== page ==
220.127.116.11 Flat Bottom Tanks and Vessels
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This category covers any type of flat bottom tank or vessel resting on a concrete pad at the base. These tanks may be made of steel, stainless steel, polyethylene, polypropylene, fiberglass reinforced plastic (FRP), or concrete.
- Typical Causes of Damage
- Seismic Mitigation Considerations
Building Code Provisions
Seismic loads for flat bottom tanks and vessels are determined using Minimum Design Loads for Buildings and Other Structures (ASCE/SEI 7-10) Chapter 13 or Chapter 15 for large tanks that are not within buildings.
For tanks considered nonstructural components, ASCE/SEI 7-10 Chapter 13 requires anchorage for tanks in Seismic Design Categories D, E, and F weighing over 400 pounds.Lighter tanks may be exempt if the component Importance Factor Ip = 1.0.
- ASCE/SEI 7-10 requires consideration of component supports and component anchorage, as follows:
- The component supports for the tank or vessel include the clips or brackets and attachment of the brackets to the tank or vessel wall,
- The component anchorage includes the attachment or anchors of the tank or vessel to the structure (e.g., anchor bolts to a concrete slab or bolts to a steel deck or platform).
- Flat bottom tanks and vessels that are exempt from the anchorage requirements noted above are still required to be positively anchored to the structure or ground. The anchorage need not be designed or detailed on the construction documents. Flexible connections between the equipment and associated pipes or conduitsmust be provided or alternate means for protecting the connection shall be implemented.
Requirements for flat bottom tanks and vessels classified as nonbuilding structures:
- ASCE/SEI 7-10 Section 15.7 contains extensive design requirements for flat bottom tanks and vessels.
- Tanks and vessels at grade may be permitted to be designed without anchorage. See ASCE/SEI 7-10 Section 15.7.5 for additional information.
Retrofit Standard Provisions
Seismic Rehabilitation of Existing Buildings (ASCE/SEI 41-06) classifies flat bottom tanks and vesselsas force controlled, meaning that the principal objective is to prevent the component from sliding or overturning.Piping associated with the tank or vessel must meet the force and deformation requirements of the standard.
Tanks and vessels at grade are subject to the provisions of the standard when:
- The performance level is Immediate Occupancy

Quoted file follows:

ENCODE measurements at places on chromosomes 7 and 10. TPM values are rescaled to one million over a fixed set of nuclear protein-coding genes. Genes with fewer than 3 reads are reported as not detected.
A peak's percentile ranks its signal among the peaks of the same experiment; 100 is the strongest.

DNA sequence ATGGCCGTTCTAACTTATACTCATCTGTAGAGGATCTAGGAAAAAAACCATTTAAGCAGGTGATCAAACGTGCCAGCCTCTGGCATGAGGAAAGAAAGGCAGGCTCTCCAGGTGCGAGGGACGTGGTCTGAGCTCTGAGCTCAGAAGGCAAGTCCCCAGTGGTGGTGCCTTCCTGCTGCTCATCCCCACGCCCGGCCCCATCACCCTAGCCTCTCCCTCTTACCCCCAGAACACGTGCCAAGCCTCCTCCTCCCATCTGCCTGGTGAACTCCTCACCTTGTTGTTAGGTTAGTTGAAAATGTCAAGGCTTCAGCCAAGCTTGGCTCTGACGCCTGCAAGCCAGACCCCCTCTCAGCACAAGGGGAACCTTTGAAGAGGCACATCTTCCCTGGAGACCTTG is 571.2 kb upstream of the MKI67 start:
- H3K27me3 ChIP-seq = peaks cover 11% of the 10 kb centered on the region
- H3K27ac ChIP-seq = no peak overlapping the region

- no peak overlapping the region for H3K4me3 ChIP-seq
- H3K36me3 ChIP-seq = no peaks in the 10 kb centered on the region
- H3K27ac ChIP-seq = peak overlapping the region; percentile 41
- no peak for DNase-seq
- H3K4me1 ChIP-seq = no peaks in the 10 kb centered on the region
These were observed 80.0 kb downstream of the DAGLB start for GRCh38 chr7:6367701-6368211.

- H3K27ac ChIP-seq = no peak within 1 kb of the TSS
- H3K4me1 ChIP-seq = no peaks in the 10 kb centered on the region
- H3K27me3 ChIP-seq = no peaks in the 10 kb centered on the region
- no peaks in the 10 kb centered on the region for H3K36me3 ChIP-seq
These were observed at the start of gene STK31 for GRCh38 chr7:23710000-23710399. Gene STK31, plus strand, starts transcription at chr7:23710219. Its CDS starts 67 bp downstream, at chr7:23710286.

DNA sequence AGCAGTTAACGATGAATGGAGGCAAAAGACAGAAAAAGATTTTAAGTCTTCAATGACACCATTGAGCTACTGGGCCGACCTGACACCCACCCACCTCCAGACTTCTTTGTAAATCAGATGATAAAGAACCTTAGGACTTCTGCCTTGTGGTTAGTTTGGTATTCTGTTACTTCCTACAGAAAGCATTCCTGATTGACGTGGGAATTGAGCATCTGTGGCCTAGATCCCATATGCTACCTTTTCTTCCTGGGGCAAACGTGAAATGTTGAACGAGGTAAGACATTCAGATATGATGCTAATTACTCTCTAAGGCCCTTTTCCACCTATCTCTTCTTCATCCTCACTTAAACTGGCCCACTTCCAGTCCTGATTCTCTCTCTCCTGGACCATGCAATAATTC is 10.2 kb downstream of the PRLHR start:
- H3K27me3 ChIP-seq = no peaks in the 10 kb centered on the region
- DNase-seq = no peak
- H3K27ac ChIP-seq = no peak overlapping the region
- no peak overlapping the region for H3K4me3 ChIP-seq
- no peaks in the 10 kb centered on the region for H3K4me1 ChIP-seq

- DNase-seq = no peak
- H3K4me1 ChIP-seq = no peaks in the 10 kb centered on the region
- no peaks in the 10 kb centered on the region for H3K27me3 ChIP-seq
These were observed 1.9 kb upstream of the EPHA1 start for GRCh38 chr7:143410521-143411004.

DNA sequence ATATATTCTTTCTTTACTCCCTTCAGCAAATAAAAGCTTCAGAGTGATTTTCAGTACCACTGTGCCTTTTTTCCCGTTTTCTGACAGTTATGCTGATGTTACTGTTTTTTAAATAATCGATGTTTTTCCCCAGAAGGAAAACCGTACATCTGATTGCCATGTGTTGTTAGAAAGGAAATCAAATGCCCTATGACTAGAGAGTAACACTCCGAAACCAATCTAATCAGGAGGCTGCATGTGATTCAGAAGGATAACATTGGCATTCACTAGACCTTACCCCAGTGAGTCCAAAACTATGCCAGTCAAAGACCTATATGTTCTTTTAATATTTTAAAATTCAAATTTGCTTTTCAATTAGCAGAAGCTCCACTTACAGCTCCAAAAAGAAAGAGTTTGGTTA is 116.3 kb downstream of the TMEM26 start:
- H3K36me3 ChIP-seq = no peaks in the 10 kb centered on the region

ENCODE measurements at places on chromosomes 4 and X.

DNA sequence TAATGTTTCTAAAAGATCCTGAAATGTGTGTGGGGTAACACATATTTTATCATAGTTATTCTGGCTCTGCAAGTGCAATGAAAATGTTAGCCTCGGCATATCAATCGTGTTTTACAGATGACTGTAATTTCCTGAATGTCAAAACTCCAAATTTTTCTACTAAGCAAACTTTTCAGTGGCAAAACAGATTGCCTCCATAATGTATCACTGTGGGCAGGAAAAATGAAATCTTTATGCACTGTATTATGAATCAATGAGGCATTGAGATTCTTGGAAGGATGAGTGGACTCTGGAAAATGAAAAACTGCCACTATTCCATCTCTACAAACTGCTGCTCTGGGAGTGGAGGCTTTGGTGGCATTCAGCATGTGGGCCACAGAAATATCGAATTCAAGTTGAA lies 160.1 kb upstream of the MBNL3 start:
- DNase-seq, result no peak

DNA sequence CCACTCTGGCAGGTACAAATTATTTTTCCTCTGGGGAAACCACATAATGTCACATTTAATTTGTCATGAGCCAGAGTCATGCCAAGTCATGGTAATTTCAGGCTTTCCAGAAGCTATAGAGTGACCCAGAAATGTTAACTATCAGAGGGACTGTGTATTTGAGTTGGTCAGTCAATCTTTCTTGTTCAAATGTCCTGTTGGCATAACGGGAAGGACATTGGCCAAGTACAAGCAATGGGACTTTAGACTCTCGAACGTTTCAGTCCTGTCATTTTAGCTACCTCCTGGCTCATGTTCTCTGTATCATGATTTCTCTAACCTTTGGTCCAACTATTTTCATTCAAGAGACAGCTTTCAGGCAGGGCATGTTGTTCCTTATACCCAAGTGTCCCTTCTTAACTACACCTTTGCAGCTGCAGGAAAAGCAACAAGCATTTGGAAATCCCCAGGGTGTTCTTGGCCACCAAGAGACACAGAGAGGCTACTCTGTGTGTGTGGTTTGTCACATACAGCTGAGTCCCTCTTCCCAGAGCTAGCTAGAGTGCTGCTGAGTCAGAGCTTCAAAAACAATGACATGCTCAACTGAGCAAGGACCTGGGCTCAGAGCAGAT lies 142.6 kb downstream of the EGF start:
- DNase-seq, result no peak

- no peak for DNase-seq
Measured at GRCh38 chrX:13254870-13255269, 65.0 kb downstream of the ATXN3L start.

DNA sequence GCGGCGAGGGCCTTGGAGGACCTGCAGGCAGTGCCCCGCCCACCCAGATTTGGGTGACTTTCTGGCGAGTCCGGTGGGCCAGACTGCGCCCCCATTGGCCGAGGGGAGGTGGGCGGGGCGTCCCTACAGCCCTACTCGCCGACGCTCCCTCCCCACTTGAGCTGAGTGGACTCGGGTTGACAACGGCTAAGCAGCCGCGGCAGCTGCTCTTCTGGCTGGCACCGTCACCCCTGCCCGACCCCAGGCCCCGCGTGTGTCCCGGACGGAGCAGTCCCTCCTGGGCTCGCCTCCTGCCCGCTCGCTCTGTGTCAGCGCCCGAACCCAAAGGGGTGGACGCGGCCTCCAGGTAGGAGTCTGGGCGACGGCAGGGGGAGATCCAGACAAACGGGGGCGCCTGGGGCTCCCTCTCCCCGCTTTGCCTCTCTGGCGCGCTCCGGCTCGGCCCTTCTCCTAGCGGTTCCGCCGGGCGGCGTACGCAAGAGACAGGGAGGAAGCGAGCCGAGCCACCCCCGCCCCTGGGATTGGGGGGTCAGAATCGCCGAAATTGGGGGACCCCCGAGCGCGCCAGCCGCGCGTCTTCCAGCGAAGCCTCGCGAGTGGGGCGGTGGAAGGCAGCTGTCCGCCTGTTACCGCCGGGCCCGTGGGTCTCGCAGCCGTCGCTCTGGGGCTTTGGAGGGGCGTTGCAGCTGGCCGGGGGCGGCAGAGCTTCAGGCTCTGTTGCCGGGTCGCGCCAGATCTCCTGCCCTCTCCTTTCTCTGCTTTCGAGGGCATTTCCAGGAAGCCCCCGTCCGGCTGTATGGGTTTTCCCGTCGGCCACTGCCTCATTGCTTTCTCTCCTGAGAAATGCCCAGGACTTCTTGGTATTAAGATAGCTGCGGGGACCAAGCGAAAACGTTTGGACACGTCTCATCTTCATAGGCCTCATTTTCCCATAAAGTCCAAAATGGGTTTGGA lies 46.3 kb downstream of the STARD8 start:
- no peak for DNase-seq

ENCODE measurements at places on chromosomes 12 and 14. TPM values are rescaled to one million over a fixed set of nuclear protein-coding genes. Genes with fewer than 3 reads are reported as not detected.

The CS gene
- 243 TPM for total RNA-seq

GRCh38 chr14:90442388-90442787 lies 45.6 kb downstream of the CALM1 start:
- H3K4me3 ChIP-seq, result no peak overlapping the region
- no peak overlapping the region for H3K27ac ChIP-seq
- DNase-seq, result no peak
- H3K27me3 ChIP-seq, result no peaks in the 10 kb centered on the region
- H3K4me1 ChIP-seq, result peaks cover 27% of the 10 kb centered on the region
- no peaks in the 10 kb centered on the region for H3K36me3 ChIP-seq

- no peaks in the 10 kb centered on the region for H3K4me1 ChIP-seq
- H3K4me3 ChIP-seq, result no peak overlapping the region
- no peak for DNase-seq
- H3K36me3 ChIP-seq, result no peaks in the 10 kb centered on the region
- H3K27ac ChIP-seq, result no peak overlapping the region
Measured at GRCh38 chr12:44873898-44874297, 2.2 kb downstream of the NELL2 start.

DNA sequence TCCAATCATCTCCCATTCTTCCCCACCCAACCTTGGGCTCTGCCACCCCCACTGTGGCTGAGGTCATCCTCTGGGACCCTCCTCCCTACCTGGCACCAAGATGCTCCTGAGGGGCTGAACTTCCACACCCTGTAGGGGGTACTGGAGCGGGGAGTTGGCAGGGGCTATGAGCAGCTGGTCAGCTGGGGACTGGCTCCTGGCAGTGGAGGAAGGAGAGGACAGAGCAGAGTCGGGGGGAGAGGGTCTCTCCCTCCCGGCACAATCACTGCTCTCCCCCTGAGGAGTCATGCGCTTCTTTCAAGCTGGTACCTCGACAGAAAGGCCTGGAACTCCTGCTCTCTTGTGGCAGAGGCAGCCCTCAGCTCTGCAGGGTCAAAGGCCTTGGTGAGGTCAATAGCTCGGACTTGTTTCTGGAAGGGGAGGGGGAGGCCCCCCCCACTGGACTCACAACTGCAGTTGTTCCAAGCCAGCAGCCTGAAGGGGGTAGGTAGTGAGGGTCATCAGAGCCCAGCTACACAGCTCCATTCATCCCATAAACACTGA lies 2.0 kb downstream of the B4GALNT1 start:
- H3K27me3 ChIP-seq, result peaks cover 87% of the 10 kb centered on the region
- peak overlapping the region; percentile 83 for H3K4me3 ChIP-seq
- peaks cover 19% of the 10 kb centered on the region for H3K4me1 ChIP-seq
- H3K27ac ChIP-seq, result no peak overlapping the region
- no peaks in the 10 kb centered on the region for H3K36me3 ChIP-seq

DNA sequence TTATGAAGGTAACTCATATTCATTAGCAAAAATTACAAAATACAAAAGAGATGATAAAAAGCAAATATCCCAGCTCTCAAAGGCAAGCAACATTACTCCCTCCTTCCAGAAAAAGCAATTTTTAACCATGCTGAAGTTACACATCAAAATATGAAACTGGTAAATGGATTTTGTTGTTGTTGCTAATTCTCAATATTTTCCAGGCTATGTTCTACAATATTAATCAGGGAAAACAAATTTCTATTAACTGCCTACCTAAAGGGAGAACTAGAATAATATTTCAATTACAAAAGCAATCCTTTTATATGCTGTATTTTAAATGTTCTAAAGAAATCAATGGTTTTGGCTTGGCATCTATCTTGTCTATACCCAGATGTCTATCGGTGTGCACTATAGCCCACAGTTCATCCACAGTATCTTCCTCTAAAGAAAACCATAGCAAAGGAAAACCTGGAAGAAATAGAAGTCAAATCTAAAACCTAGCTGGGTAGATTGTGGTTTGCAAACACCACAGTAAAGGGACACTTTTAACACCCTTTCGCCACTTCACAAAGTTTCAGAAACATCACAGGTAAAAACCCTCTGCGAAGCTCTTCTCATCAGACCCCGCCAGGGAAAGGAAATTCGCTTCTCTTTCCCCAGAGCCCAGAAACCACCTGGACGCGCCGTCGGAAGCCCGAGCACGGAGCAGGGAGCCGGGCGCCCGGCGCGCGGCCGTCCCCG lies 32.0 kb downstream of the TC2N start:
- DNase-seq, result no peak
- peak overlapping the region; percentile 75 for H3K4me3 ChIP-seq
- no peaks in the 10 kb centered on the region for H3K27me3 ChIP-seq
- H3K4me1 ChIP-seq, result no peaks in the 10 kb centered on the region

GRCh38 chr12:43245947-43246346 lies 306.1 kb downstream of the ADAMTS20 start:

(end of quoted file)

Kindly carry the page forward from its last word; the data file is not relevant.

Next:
- The performance level isLife Safety in high seismicity areas, if
- The item is part of an emergency power system.
- The item weighs more than 400 pounds and is 6 feet or more in height.
- The item is unanchored, weighs over 100 pounds, is 6 feet or more in height, and is subject to overturning. These items may be exempt if they have a factor of safety greater than 1.5 against overturning when design loads are applied.
- The item weighs over 20 pounds and is mounted over 4 feet above the floor.
Typical Causes of Damage
- Unanchored tanks may slide or overturn; poorly anchored tanks may damage the hold down, damage the tank wall, and potentially slide or overturn. However, these tanks and vessels may be designed to resist seismic forces solely by friction between the tank bottom and the subgrade, if the tank meets certain restrictions. See the sectionon Seismic Mitigation Considerations, below.
- The shell of the tank or vessel may be damaged by fluid-structure interaction.
- Connections of supply lines or fuel lines may be damaged; contents may slosh or spill.
Figure 22.214.171.124-1 Damage to ductile connection at base of a 5000 cubic meter diesel fuel tank in the 2001 magnitude-8.4 Peru Earthquake. All eight connections were damaged; damage included bolt elongation, deformation of tank wall, and cracked concrete pad (Photo courtesy of Eduardo Fierro, BFP Engineers).
- The structural response of these tanks, especially large tanks, is influenced strongly by the fluid-structure interaction (sloshing). The magnitude of these forces depends on the geometry (height, H, to diameter, D, ratio) of the tank. See ASCE/SEI 7-10 Chapter 15, Section 15.7.6 for additional information.
- Small-diameter tanks and vessels are more susceptible to overturning and vertical buckling. As a general rule, a greater ratio of height to diameter (H/D) produces lower resistance to vertical buckling. Where H/D is greater than 2, the liquid tends to behave as a “rigid mass” and the loads due to sloshing are small.
- There are several alternatives for designing flat bottom tanks and vessels for seismic resistance
- Provide adequate connections around the base of the tank. Do not weld to tanks with flammable contents.
- For steel tanks, the lateral force may be resisted by friction between the tank bottom and the subgrade. See ASCE/SEI 7-10 Sections 126.96.36.199 and 15.7.6 for a description of the design approach and limitations.
- Provide flexible connections for fuel lines and piping or implement alternative measures to protect the pipe-to-tank connection.
- The detail shown is for a rigid connection; larger tanks require ductile details such as those shown in Figure 188.8.131.52-1.